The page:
Formula for working out drag on curves

R

rusty spike

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I am almost at track bed stage and as on my previous live steam layout want to incorporate a 16’ dia spiral. Through experimentation I have found my Accucraft (battery) K27 will haul 4 AMS Jackson Sharpe coaches up a STRAIGHT 1:60 gradient. It wheel span at 1:48. The gradient on the spiral would need to be 1:60 but I wonder if the drag on the radius (8’) may tip the balance. I can’t set up a trial spiral without extensive work so wondered if there’s a simple rule of thumb way to find the extra drag.
The coaches could probably do with roller bearings. I have already removed the electrical pickups which made a slight difference.
 
dunnyrail

dunnyrail

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Not sure that anyone will be able to come up with a mathematical formula for your problem. But 10/10 if they do, problem is that each coach is likely to have a different rolling resistance and then likely different locomotives will have different pulling powers. You may find perversely that a Stainz may manage your consist with no problems. Being a heavy 0-4-0 helps with pulling power whereas you K27 also has a Tender to lump up the grade.

Why not turn a hinderance to a feature and have a siding for a helper loco to assist the K27 up the Spiral?
 
R

rusty spike

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I hadn’t thought of that idea :)
The tender is extremely heavy especially with the batteries etc on board. I could live without the spiral as I could sink part of the layout to keep the whole lot dead level, but not such an interesting line to play with!
 
PhilP

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Cuttings are a pain! - They collect debris, and can get waterlogged..

And, as you say, you can't see the train! :(
 
Rhinochugger

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I hadn’t thought of that idea :)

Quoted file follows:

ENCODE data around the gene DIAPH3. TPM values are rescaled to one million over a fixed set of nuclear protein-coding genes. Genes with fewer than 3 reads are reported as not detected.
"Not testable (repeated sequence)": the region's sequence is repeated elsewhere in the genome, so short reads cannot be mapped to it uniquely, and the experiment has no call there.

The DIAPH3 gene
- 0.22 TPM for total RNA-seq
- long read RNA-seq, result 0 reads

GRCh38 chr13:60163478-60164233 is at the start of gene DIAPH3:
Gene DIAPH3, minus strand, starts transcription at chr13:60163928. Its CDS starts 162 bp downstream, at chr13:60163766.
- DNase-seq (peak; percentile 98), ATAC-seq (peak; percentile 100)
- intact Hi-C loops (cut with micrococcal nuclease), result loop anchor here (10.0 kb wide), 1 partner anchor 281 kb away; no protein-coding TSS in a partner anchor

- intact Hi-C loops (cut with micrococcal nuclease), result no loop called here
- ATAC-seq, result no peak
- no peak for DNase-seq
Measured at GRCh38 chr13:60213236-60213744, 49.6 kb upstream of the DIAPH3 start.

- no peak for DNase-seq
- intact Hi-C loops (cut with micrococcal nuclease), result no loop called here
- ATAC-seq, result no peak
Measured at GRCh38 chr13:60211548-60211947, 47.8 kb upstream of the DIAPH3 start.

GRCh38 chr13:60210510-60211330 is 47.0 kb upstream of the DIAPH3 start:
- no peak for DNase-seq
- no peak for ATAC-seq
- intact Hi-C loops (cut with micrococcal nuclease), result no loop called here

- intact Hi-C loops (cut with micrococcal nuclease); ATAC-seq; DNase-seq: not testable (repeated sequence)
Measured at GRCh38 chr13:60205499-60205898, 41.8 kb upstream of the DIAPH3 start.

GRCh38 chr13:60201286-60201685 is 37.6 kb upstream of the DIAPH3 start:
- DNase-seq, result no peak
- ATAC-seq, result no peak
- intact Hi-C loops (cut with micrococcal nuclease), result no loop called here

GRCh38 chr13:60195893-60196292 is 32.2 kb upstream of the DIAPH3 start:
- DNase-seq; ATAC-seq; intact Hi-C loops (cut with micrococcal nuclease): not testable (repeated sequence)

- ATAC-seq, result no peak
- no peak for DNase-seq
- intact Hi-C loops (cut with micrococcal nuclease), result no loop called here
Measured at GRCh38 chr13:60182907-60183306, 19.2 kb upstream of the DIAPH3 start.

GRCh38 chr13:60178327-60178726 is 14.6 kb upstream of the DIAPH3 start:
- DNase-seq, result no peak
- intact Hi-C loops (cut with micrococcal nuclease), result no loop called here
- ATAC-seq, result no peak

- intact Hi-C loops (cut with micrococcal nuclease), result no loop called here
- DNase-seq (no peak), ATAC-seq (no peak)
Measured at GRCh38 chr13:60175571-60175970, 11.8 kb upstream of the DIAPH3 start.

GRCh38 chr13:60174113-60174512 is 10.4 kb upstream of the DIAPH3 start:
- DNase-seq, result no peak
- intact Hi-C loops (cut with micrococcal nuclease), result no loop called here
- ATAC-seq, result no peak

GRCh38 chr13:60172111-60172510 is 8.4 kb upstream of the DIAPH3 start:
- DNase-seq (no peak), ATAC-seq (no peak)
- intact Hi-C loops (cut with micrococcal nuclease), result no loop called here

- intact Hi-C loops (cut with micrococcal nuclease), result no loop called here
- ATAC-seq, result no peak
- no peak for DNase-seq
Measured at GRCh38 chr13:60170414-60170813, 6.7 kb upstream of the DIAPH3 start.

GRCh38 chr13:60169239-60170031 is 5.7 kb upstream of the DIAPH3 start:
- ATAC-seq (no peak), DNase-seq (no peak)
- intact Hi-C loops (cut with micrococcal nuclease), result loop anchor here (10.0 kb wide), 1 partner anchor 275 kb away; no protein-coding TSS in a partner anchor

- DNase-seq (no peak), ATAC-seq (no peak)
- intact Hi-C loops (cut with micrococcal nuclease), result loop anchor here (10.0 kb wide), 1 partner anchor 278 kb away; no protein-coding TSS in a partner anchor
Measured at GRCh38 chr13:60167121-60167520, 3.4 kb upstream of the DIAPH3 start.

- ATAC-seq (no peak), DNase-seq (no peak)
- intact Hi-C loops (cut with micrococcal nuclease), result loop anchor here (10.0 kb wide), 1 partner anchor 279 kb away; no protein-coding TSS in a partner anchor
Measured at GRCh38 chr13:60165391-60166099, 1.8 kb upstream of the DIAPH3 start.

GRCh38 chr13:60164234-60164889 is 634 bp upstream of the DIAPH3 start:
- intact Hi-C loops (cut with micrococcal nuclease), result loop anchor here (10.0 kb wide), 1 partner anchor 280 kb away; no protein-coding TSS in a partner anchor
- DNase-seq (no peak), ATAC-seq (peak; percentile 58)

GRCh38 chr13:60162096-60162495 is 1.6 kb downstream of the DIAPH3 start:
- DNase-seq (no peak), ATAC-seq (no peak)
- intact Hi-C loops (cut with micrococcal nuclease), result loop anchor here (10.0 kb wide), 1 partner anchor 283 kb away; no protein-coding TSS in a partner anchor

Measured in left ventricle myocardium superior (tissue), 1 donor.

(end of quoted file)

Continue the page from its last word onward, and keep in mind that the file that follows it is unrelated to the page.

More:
The tender is extremely heavy especially with the batteries etc on board. I could live without the spiral as I could sink part of the layout to keep the whole lot dead level, but not such an interesting line to play with!
I would have thought that at 16 ft diameter, the drag will be fairly minimal. I don't notice any drag at 10ft, but I definitively do on the few 8ft curves that I have (I have some curves that go 10ft - 8ft - 10ft).

Just because I don't notice it, doesn't mean it's not there - equally, I only have one AMS Jackson Sharpe.

However, Murphy's law suggests that the curvature could be the last straw .......................
 
PhilP

PhilP

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Flip your stock over, and spin the axles by hand.. - You DO lubricate your axles, don't you?

You sometimes find a tight axle, or two.. These can make one heck of a difference.
Also, any bogies (trucks, US) that do not articulate freely? - All adds to drag..

PhilP.
 
Gavin Sowry

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So don’t forget either the inside or outside wheels will always slip on a curve, any curve, when on a fixed axel, so the friction on the slipping wheels will cause the drag.
Allow me to expand on that comment. That is the reason that railway wheels are not flat, but rather, coned (usually 1 in 20). This is to allow the wheels, fixed on the same axle, to rotate and travel around curves with minimal slippage. The inside rail of a curved track, is a shorter distance than the outside rail. The cone shape of the wheels means that the further away from the flange you are, the smaller the diameter of the wheel. So then, the larger diameter follows the outside (longer) curved rail, and the smaller diameter, the shorter inside rail. This is why we also have gauge widening on curves.... to allow sideways movement of the wheels so that the wheels can adjust their line.
 
Greg Elmassian

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Allow me to expand on that comment. That is the reason that railway wheels are not flat, but rather, coned (usually 1 in 20). This is to allow the wheels, fixed on the same axle, to rotate and travel around curves with minimal slippage. The inside rail of a curved track, is a shorter distance than the outside rail. The cone shape of the wheels means that the further away from the flange you are, the smaller the diameter of the wheel. So then, the larger diameter follows the outside (longer) curved rail, and the smaller diameter, the shorter inside rail. This is why we also have gauge widening on curves.... to allow sideways movement of the wheels so that the wheels can adjust their line.
Allow some further clarification:

The taper in the treads is not for curves, it is for self centering down the straights.

The fillet (between the tread and the base of the flange) provides the larger diameter to allow travel without slippage.

This is one of the reasons we have slippage in our scale, as the fillet is not sufficient to allow a large enough diameter on the outer wheel on our over tight curves, way tighter than prototype.

That's also probably the reason that many wheels don't even have a fillet.

Also the gauge widening on curves is normally to accommodate the wheelbase of the trucks which again is woefully "long" compared to our curves (way tighter than prototype)

(I was schooled by a long time railroad track inspector, who has taught me many things about how stuff works)